There are 12 Senate seats currently held by Democrats and 22 held by Republicans that will be put up to a vote in 2020. But political analysts say there are only a few races that are expected to be close. According to the Cook Political Report, Arizona, Colorado and Maine all have Republican seats that are at risk of being flipped to the Democrats. In Alabama, Democratic incumbent Sen. Doug Jones faces an uphill reelection fight in an overwhelmingly Republican state.

On Thursday, Hickenlooper formally ended his presidential campaign. In his announcement he said he was giving “some serious thought” to a U.S. Senate run from Colorado.

Colorado has one of the Senate seats considered a toss-up in the 2020 elections and the Democratic field is crowded, increasing pressure on Hickenlooper. The incumbent senator, Cory Gardner, is a Republican, but Hillary Clinton won the state in 2016. Hickenlooper is a former governor and mayor of Denver, so he’s well-known and popular. According to an August poll by the Garin-Hart-Yang Research Group, Hickenlooper would have a 51 point lead over the next-closest Democrat in a primary election.

Bullock of Montana was a late entry into the race for the White House and has failed to gain traction, leading to many to question why he isn’t running for the Senate instead. Montana’s Republican Senator Steve Daines is up for reelection this year, and though the race is considered pretty safe for him, that could change with a high-profile challenger.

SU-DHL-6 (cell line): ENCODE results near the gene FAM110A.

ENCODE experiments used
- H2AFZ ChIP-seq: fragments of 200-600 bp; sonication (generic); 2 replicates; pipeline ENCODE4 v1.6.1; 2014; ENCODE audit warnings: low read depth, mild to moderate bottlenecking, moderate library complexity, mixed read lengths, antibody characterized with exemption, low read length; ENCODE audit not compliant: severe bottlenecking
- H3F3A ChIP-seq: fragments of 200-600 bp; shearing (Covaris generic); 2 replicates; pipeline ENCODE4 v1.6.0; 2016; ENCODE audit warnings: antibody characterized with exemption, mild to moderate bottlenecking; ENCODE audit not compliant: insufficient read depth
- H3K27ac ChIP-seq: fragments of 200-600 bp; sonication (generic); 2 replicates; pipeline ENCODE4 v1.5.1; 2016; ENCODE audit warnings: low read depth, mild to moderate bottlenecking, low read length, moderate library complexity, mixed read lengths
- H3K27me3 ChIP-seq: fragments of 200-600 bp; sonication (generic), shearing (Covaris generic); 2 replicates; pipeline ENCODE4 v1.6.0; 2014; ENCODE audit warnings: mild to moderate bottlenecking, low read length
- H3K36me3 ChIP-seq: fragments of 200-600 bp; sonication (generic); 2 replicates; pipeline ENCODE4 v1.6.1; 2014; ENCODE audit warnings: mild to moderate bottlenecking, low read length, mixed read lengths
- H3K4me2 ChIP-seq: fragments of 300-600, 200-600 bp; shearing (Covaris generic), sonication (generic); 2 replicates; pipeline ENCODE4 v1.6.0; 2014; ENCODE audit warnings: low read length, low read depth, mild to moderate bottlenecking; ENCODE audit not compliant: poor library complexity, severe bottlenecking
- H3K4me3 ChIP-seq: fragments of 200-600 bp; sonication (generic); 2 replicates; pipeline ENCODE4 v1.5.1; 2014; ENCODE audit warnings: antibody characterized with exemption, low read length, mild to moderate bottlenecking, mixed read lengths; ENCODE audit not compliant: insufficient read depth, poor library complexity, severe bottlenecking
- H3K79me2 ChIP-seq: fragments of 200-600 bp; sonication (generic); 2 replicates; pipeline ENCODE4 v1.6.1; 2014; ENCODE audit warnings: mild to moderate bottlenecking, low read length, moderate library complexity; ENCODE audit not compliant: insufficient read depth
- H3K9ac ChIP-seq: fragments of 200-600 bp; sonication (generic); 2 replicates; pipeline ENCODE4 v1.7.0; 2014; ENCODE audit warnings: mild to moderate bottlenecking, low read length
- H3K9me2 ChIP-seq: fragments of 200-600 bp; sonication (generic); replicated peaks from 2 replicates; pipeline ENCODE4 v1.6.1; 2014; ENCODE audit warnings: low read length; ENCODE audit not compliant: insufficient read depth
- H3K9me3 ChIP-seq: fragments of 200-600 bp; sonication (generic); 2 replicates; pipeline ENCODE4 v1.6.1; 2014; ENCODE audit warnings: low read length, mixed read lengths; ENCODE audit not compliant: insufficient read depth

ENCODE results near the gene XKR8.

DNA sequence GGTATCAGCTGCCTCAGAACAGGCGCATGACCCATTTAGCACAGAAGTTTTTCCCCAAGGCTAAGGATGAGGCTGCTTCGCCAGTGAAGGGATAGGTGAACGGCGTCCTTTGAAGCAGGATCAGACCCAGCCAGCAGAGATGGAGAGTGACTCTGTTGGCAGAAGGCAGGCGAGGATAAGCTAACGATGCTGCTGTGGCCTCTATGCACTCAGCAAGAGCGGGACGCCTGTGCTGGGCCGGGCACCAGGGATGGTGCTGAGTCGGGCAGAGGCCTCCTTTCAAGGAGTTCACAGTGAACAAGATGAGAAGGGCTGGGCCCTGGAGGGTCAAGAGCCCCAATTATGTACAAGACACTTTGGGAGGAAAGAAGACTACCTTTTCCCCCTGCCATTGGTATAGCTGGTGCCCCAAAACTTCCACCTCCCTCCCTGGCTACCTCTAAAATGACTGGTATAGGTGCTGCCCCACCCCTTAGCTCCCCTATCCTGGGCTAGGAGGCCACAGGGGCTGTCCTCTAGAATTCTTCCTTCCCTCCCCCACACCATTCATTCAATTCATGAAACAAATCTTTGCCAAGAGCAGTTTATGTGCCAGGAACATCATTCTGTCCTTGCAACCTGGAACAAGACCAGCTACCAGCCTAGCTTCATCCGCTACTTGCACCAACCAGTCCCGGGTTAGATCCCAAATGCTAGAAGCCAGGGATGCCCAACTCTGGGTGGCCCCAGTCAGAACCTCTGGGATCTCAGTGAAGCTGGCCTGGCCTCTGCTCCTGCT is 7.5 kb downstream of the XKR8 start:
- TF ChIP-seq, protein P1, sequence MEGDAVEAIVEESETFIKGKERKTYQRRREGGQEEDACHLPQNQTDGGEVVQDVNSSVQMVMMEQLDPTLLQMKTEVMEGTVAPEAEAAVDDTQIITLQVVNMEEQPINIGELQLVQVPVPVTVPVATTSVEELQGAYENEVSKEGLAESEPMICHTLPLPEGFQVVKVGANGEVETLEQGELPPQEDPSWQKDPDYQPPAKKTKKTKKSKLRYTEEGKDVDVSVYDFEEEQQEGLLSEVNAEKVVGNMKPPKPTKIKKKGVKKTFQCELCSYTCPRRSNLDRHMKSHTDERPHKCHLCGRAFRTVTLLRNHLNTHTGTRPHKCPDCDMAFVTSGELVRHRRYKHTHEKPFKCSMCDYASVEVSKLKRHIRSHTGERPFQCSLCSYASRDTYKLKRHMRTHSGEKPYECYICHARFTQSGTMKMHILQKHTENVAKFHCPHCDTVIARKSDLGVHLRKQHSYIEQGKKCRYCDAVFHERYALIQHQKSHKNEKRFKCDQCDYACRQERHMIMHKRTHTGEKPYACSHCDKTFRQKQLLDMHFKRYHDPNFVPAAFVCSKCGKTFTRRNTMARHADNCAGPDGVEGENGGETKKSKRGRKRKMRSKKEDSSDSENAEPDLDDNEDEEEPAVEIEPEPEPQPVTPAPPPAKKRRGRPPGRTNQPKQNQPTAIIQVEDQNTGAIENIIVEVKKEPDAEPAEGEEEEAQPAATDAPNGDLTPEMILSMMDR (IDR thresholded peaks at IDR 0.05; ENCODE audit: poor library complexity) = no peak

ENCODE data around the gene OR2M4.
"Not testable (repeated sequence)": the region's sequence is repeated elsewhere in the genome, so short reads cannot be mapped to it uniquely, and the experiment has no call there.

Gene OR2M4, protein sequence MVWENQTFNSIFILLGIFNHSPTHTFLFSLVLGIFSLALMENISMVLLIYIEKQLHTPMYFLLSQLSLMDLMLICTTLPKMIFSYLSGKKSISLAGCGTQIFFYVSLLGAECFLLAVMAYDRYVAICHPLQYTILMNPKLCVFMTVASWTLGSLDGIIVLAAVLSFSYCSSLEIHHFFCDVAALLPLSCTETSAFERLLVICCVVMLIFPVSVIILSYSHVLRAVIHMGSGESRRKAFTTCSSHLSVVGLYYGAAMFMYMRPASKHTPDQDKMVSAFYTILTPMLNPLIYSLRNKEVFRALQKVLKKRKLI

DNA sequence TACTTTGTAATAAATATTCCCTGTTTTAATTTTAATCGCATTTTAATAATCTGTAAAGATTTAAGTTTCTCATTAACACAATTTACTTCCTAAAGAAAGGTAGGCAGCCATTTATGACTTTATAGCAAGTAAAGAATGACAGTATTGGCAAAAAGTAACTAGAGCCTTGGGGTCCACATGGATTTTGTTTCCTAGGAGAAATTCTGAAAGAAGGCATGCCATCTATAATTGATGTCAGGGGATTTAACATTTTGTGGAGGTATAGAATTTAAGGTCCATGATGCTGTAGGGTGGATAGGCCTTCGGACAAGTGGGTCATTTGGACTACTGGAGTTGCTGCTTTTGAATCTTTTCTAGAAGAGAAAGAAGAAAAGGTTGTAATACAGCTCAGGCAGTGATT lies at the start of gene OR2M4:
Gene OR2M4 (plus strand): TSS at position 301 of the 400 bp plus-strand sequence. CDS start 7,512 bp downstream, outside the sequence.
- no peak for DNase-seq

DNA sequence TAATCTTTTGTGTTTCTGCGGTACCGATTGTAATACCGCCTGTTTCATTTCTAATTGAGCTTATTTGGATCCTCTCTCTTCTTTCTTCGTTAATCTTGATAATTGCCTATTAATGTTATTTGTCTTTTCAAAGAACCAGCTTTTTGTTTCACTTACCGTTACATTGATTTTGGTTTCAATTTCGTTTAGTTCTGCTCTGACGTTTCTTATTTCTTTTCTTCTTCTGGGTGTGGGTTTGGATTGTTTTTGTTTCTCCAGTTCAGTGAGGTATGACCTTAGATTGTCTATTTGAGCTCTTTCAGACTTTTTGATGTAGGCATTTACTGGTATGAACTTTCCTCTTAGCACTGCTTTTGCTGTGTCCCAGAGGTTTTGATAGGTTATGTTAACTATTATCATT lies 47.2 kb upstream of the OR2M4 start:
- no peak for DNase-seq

“I mean, that’s not a competitive race right now but certainly if [Bullock] were to run it would be,” Duffy said. Bullock won the governorship as a Democrat in 2016, despite the state going solidly for Trump. But for his part, Bullock says he’s not interested. When PBS NewsHour’s anchor and managing editor, Judy Woodruff, asked him earlier this month if he was ruling out a Senate run, Bullock said: “I’m ruling it out.”

Decision Time

Of course, once a candidate has White House aspirations, they are hard to give up. And Trump’s unconventional style has thrown conventional wisdom about what it takes to win out the window. Hickenlooper never polled above 2 percent in any national polls, according to FiveThirtyEight, so it makes sense that he decided to drop out. Bullock’s numbers are also quite low, but O’Rourke still has a national profile.

Jillson points out that for the presidential candidates mulling a Senate run, there are formal and informal deadlines. For Castro and O’Rourke in Texas, the deadline to declare a run is Dec. 9th. “The informal deadline before that is that you cannot discredit yourself in the presidential race by failing abjectly and then jump out of that into a Senate race with any momentum,” Jillson said.

And even if Democrats manage to convince presidential candidates to jump into the fray, flipping three of four seats will be a challenge. In addition to Jones’ tough fight in Alabama, Democrat Gary Peters is running for reelection in Michigan, a state that went for Donald Trump in 2016, making the future of that seat unclear.

Right now, Duffy says right now, the Senate isn’t in play for Democrats, but “that doesn’t mean that it won’t be by next summer.”

Copyright 2019 PBS NewsHour. To see more, visit pbs.org/newshour